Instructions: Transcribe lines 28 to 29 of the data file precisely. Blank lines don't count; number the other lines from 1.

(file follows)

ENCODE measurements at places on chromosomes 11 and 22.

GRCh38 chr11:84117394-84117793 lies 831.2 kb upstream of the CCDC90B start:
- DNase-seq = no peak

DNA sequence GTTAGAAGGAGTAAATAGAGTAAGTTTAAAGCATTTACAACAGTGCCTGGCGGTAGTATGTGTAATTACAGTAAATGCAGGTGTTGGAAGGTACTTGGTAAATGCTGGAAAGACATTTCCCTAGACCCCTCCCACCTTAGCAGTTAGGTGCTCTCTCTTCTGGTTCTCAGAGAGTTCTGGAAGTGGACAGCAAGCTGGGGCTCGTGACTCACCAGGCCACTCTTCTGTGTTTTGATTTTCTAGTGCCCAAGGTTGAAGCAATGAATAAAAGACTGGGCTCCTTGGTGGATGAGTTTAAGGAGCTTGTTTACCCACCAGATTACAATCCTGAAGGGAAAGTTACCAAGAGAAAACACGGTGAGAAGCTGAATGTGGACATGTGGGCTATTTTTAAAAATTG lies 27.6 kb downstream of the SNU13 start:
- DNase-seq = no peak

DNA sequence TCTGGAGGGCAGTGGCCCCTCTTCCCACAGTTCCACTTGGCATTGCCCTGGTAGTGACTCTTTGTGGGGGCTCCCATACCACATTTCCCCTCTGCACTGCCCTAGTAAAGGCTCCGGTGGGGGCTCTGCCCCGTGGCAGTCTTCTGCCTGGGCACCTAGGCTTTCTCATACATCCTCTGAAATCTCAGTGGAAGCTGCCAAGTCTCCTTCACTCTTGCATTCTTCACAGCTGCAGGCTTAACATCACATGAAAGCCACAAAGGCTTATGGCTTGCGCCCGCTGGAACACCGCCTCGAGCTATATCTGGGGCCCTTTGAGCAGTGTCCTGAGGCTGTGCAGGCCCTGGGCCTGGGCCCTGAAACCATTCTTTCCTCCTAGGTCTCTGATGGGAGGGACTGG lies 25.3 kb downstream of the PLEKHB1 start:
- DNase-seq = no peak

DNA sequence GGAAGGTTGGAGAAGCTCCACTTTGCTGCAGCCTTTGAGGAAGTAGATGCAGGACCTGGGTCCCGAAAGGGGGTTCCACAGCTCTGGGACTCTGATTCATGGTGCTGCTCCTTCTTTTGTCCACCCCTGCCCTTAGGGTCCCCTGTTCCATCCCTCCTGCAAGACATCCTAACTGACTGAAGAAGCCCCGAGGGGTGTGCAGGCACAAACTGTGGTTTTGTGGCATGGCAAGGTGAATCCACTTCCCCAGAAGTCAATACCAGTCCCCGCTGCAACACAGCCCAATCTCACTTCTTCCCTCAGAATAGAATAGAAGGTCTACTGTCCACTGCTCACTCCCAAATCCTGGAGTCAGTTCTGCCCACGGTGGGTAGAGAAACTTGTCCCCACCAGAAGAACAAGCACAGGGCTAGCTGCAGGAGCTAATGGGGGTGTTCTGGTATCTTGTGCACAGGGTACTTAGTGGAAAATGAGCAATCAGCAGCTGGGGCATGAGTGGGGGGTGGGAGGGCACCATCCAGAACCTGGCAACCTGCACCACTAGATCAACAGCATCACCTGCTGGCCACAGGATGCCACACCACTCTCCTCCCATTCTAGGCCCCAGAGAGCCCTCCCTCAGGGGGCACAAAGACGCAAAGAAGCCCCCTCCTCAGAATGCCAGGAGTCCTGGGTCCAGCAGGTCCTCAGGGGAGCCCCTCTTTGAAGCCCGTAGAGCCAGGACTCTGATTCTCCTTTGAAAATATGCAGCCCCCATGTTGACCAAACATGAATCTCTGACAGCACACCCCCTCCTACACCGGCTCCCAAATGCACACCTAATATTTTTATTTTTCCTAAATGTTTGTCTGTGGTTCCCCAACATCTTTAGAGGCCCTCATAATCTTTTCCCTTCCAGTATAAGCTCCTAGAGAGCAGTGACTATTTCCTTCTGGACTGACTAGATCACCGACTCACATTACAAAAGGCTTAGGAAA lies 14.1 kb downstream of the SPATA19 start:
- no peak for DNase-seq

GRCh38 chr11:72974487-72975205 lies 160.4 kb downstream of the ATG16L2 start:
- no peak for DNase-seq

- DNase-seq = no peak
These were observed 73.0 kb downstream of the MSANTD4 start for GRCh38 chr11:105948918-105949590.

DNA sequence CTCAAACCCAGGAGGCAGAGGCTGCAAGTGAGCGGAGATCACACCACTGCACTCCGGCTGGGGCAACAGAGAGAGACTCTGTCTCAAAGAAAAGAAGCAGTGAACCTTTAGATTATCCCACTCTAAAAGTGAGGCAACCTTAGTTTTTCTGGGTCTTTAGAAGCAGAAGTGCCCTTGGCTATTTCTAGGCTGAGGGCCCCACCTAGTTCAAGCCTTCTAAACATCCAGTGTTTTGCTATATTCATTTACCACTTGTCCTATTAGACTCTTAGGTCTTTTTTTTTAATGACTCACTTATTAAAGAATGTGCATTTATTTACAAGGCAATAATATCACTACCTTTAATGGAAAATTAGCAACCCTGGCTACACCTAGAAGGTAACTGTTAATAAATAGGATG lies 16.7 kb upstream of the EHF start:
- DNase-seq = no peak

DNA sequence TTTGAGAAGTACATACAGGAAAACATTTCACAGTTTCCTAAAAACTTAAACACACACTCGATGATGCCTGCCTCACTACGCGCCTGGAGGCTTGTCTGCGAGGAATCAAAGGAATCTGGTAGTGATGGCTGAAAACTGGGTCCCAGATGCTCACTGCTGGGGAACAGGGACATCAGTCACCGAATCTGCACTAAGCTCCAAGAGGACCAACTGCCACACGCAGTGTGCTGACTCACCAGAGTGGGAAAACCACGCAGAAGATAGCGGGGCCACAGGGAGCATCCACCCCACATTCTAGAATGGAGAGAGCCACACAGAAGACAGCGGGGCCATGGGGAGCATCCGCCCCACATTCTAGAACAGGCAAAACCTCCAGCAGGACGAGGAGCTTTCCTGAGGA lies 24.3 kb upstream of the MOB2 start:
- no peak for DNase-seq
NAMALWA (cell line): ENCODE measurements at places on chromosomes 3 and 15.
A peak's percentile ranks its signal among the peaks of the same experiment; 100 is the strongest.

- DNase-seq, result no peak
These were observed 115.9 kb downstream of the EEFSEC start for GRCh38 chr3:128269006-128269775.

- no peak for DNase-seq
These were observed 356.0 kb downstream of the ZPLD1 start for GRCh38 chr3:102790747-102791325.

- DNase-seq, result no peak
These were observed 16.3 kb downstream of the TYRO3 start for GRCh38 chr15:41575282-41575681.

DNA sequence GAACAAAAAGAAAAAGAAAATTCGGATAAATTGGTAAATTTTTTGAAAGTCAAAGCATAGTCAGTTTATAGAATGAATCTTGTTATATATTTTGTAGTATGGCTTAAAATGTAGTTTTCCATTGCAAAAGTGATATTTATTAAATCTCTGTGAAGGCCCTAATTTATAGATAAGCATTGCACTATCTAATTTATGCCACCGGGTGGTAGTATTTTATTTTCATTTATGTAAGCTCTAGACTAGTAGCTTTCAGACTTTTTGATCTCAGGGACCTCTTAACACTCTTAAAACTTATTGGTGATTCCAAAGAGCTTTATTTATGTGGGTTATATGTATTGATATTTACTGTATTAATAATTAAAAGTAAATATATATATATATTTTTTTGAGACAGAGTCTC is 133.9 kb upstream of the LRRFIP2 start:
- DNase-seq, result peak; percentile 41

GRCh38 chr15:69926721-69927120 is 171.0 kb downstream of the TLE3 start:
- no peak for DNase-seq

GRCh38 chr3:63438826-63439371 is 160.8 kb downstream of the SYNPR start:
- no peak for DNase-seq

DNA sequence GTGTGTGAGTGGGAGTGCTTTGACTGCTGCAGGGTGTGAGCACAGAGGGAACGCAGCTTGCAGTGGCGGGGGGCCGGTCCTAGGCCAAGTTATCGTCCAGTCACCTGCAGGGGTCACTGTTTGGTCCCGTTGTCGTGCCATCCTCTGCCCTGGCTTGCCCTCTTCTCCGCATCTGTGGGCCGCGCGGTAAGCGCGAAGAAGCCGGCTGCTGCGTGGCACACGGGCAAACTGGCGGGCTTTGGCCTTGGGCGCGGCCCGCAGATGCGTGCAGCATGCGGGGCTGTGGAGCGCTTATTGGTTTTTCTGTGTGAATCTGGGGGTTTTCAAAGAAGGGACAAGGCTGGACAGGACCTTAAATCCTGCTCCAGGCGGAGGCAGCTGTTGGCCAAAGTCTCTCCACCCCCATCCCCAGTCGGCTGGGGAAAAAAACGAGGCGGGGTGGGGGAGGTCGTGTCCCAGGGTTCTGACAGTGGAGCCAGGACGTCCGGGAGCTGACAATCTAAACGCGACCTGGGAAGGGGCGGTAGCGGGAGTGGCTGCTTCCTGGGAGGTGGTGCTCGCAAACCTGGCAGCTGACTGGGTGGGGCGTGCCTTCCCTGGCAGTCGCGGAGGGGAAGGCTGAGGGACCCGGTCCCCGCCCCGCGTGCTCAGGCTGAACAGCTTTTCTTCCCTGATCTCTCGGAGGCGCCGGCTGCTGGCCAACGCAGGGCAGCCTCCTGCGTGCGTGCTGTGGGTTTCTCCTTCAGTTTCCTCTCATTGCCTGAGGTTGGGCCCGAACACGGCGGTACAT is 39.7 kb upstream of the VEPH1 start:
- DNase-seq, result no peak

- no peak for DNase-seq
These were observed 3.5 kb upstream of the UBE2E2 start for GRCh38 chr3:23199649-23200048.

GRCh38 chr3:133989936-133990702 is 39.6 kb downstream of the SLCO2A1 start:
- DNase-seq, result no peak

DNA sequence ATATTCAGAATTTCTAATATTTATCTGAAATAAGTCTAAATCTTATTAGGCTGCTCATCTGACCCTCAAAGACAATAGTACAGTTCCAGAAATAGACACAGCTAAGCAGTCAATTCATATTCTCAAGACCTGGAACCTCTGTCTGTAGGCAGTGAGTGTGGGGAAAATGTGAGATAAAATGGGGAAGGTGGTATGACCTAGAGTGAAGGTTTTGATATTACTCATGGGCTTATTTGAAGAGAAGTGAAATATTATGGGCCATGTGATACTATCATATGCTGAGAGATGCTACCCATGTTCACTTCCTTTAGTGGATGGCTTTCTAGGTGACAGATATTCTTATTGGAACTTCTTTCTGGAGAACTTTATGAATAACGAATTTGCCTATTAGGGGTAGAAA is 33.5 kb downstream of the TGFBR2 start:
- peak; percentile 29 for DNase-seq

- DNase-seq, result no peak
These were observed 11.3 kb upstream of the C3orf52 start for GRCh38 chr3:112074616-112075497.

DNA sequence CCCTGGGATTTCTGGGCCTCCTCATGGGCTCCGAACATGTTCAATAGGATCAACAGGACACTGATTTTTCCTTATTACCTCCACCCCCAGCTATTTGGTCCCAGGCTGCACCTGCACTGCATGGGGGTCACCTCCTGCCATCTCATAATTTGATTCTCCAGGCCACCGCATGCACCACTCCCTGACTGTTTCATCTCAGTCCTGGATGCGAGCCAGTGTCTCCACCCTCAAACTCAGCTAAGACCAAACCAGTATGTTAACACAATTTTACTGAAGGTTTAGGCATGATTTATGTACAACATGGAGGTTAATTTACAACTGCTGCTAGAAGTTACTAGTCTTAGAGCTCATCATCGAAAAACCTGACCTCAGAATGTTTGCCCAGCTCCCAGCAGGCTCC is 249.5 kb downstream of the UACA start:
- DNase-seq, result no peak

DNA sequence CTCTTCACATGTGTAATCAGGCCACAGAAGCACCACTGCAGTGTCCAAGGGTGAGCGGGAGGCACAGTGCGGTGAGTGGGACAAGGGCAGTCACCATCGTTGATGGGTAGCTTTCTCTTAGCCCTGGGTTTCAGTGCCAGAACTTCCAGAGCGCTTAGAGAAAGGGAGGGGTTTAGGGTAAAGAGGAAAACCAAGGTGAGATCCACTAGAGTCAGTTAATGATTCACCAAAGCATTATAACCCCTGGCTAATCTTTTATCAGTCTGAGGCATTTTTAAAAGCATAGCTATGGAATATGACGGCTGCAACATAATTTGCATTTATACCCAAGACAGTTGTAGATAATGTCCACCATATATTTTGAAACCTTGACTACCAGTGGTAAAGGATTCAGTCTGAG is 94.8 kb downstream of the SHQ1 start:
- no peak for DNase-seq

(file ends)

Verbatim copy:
GRCh38 chr15:69926721-69927120 is 171.0 kb downstream of the TLE3 start:
- no peak for DNase-seq